drdawg
Jul 27, 2015 10:20 AM CST
Thumbs up
drdawg (Ken Ramsey) - Tropical Plants & More
http://www.tropicalplantsandmo...
I don't have gray hair, I have wisdom-highlights. I must be very wise.
Name: Mary Stella
Anchorage, AK (Zone 4b)
Peonies Ponds Dahlias Canning and food preservation Lilies Permaculture
Garden Ideas: Level 2
Oberon46
Jul 27, 2015 11:36 AM CST
Ken, please remind me how deeply you plant your toes. Uh, of garlic. Rolling on the floor laughing
Name: Ken Ramsey
Vero Beach, FL (Zone 10a)
Tropical Plants & More
Orchids Greenhouse Vegetable Grower Ferns Region: United States of America Hummingbirder
Composter Bromeliad Master Gardener: Mississippi Cat Lover Tropicals Plumerias
Image
drdawg
Jul 27, 2015 12:10 PM CST
I chuckle every time I see cloves called "toes". Whistling

I plant my cloves about 2" deep, Mary. However, our ground never freezes. You might want to check with your Extension Service about planting in Anchorage, particularly if your soil does freeze several inches below the service.
drdawg (Ken Ramsey) - Tropical Plants & More
http://www.tropicalplantsandmo...
I don't have gray hair, I have wisdom-highlights. I must be very wise.
Name: Sandy B.
Ford River, Michigan UP (Zone 4b)
(Zone 4b-maybe 5a)
Charter ATP Member Bee Lover Butterflies Birds I was one of the first 300 contributors to the plant database! Million Pollinator Garden Challenge
Seed Starter Vegetable Grower Greenhouse Region: United States of America Region: Michigan Enjoys or suffers cold winters
Image
Weedwhacker
Jul 27, 2015 12:28 PM CST
drdawg said:I chuckle every time I see cloves called "toes". Whistling

I plant my cloves about 2" deep, Mary. However, our ground never freezes. You might want to check with your Extension Service about planting in Anchorage, particularly if your soil does freeze several inches below the service.


Rolling on the floor laughing Rolling on the floor laughing Rolling on the floor laughing

Sorry, Ken, I just couldn't help myself... a couple of winters ago the ground here froze down to 6 feet ! nodding
I do realize that's hard for you dyed-in-the-wool southerners to comprehend, though -- sometimes I find it a bit hard to comprehend myself!

Mary, I plant mine about 4" deep, but I think Ken's suggestion to check with the Extension Service or something of the sort is a very good one Thumbs up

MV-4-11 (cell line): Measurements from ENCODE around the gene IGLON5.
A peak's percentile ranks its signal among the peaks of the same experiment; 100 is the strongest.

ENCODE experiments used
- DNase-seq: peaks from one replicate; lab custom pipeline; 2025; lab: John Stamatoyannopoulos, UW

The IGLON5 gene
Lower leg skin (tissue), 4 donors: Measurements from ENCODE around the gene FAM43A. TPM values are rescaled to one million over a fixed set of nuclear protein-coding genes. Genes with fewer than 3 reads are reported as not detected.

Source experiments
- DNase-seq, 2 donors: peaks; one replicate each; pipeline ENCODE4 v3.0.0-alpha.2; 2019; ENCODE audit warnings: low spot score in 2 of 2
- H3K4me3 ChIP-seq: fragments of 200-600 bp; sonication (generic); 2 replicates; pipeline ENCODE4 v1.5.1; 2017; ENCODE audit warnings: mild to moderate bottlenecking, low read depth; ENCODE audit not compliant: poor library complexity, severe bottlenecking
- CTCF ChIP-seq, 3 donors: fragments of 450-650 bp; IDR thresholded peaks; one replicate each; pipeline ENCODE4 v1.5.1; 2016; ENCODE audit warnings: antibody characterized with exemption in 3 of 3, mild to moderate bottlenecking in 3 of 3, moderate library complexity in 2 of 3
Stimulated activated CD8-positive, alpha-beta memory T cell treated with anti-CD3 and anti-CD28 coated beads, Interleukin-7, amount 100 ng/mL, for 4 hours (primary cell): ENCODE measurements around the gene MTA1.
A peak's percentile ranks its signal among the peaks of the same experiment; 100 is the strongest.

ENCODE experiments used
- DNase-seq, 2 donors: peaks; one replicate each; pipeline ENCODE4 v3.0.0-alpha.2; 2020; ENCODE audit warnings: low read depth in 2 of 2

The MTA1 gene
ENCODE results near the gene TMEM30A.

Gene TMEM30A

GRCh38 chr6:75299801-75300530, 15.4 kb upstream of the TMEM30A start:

“Think occasionally of the suffering of which you spare yourself the sight." ~ Albert Schweitzer /
C/F temp conversion
Name: Ken Ramsey
Vero Beach, FL (Zone 10a)
Tropical Plants & More
Orchids Greenhouse Vegetable Grower Ferns Region: United States of America Hummingbirder
Composter Bromeliad Master Gardener: Mississippi Cat Lover Tropicals Plumerias
Image
drdawg
Jul 27, 2015 12:45 PM CST
I cannot imagine dealing with several feet of frozen ground. I don't know how your pipes, above and below ground survive the winters.
drdawg (Ken Ramsey) - Tropical Plants & More
http://www.tropicalplantsandmo...
I don't have gray hair, I have wisdom-highlights. I must be very wise.
Name: Sandy B.
Ford River, Michigan UP (Zone 4b)
(Zone 4b-maybe 5a)
Charter ATP Member Bee Lover Butterflies Birds I was one of the first 300 contributors to the plant database! Million Pollinator Garden Challenge
Seed Starter Vegetable Grower Greenhouse Region: United States of America Region: Michigan Enjoys or suffers cold winters
Image
Weedwhacker
Jul 27, 2015 12:54 PM CST
The outside pipes are pretty deep... we're on our township water system and about 10 years ago had to replace the pipe from the main at the road to our house; the contractor put it down in a ditch that was over 6' deep, so we haven't had any problems with it. There are always LOTS of frozen and broken water pipes up here, though -- often the water depts will have the customers keep the water running (they always say "in a stream the size of a pencil") so that it won't freeze. The snowbirds that leave their house to head south in the winter generally have all the water shut off and the pipes drained, antifreeze in the toilets and traps, etc etc.

Always seems pretty miraculous to me that any kinds of plants can survive, to say nothing of the songbirds and the animals out in the woods Blinking
“Think occasionally of the suffering of which you spare yourself the sight." ~ Albert Schweitzer /
C/F temp conversion